A UAE space centre chief has hailed the milestone success of Boeing's test flight to the International Space Station, which is set to open up a world of opportunity for more manned space missions.
The US aerospace company's CST-100 Starliner spacecraft successfully docked with the ISS before returning back to Earth safely on Thursday morning, UAE time.
The spacecraft is part of Nasa's commercial crew programme to send its astronauts to the orbiting space laboratory, in a deal similar to the one the US space agency has with Elon Musk’s SpaceX.
The capsule landed at the White Sands Space Harbour, a spaceport in New Mexico, after completing the six-day flight test.
Salem Al Marri, director general of the Mohammed bin Rashid Space Centre, the organisation that runs the UAE's astronaut programme, said the Emirates could benefit from an additional spacecraft that can take humans to the ISS.
“Congratulations to Boeing and Nasa on a great job. The more opportunities there are for access to space, in general, and to the ISS through these missions, the better that is for all parties involved,” said Mr Al Marri.
For more than a decade, only Russia’s Soyuz rocket could launch humans into space. However, SpaceX is now also taking astronauts to the ISS as part of Nasa’s commercial crew programme.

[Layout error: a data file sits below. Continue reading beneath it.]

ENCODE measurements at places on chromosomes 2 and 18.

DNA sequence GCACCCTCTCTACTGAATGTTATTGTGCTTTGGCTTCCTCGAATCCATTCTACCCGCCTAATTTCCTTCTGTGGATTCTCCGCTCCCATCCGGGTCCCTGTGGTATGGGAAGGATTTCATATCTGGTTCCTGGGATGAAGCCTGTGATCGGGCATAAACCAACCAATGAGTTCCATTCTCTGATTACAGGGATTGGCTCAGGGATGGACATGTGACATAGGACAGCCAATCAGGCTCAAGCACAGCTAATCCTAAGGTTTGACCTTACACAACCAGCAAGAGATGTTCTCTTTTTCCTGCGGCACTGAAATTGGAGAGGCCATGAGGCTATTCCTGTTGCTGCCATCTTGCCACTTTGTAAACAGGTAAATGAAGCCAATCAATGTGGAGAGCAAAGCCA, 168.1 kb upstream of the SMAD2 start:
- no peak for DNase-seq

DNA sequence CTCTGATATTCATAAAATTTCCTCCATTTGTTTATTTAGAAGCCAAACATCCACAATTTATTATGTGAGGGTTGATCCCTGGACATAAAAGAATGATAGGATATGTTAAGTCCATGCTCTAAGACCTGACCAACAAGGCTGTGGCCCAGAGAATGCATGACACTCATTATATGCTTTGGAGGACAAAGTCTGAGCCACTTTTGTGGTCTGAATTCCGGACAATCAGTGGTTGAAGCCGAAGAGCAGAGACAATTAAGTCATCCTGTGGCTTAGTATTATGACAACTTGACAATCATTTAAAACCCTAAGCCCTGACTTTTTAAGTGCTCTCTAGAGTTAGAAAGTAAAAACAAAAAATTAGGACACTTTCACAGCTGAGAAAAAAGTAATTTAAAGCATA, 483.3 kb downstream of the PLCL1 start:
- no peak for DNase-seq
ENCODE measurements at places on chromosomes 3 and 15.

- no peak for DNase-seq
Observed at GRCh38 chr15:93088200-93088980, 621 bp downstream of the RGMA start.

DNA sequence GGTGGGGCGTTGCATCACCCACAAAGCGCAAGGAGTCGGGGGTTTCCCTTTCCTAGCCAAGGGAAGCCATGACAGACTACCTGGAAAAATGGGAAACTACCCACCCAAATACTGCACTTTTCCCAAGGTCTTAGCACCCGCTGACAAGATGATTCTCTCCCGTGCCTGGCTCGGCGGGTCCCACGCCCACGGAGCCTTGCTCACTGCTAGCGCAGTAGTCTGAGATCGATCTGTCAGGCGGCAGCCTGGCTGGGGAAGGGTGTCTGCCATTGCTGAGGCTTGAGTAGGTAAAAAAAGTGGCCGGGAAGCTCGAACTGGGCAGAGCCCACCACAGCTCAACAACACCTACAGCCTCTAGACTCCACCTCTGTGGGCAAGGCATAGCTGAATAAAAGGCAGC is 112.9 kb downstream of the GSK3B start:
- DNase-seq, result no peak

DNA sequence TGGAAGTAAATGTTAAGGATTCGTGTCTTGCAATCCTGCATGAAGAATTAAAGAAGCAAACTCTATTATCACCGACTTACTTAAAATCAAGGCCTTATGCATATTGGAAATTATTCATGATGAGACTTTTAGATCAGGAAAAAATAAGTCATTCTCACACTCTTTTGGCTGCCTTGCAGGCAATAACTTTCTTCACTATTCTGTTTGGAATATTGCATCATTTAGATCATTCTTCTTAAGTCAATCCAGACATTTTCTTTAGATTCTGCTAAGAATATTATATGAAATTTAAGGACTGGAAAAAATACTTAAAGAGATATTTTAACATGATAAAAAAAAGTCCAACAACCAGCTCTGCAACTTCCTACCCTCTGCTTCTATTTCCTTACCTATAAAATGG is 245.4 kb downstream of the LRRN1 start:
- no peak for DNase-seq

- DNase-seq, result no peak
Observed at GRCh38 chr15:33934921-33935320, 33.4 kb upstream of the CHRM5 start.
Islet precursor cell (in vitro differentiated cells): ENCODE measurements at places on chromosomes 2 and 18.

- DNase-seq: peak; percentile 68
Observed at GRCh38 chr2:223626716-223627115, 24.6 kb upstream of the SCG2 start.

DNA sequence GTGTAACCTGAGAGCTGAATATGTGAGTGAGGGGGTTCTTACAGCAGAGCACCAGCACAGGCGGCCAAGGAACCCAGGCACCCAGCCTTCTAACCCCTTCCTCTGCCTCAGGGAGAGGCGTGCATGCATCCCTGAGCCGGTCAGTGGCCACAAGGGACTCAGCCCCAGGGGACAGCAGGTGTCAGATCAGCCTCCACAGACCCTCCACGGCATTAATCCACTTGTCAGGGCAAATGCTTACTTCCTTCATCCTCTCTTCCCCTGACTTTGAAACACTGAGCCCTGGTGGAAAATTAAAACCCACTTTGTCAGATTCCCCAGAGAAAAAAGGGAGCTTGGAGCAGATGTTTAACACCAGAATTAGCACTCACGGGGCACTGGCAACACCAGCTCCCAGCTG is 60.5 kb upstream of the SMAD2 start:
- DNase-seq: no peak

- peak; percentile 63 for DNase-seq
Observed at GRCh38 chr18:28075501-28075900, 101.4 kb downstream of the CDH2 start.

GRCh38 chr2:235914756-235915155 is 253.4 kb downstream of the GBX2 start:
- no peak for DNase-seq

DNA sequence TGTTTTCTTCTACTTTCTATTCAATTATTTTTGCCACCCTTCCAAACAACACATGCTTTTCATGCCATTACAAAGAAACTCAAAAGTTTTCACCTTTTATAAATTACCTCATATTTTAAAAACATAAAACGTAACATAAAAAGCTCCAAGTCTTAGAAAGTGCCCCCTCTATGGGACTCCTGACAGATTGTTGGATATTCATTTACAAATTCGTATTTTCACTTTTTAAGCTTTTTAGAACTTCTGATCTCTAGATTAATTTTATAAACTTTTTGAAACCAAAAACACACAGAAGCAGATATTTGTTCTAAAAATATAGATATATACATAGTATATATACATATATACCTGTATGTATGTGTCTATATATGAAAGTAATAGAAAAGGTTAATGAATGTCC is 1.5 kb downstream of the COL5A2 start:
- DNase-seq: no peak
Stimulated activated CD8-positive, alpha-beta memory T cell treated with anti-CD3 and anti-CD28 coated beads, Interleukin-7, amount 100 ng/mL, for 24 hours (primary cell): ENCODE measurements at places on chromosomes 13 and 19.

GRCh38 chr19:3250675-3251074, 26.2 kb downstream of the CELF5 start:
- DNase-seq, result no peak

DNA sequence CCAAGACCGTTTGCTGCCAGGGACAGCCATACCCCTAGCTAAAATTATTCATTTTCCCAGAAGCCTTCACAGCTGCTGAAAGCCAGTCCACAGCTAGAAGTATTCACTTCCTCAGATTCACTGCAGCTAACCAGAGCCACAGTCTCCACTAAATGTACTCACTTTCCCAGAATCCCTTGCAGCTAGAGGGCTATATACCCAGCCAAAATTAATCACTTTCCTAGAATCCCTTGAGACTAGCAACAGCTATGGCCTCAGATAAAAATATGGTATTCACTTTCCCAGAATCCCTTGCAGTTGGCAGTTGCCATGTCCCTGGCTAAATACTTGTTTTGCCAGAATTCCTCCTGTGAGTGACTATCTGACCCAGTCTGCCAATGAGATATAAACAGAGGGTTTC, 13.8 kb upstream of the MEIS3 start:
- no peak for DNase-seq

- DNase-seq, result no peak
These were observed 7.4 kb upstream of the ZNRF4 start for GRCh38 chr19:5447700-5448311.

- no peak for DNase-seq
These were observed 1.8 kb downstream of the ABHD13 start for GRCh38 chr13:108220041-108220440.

Once Boeing starts launching manned missions to the ISS, it would mean an additional “taxi service” to the station for astronauts.
“With Boeing's test success, I think now we are looking forward to the first crewed missions. And once those go through, of course, then that gives an option for crewed missions using a SpaceX, a Soyuz with the Russians and Boeing. That is great for the industry for the UAE,” said Mr Al Marri.
For the space centre and for Emirati astronauts, it also means “getting good deals” on space missions, he said.
The UAE launched its first astronaut on a Soyuz rocket and its next astronaut will ride on a SpaceX Dragon capsule that will lift off on a Falcon 9 rocket next spring.
With the test flight now complete, Boeing could be launching Nasa astronauts into space by end of this year. The next step will be a manned test flight to the ISS.
Joel Montalbano, manager of Nasa’s ISS Programme, said the flight was a step towards making another transport system to the space lab available.
“Soon, we hope to see crews arrive to the space station on Starliner to continue the important microgravity scientific research and discovery made possible by the orbiting laboratory,” he said.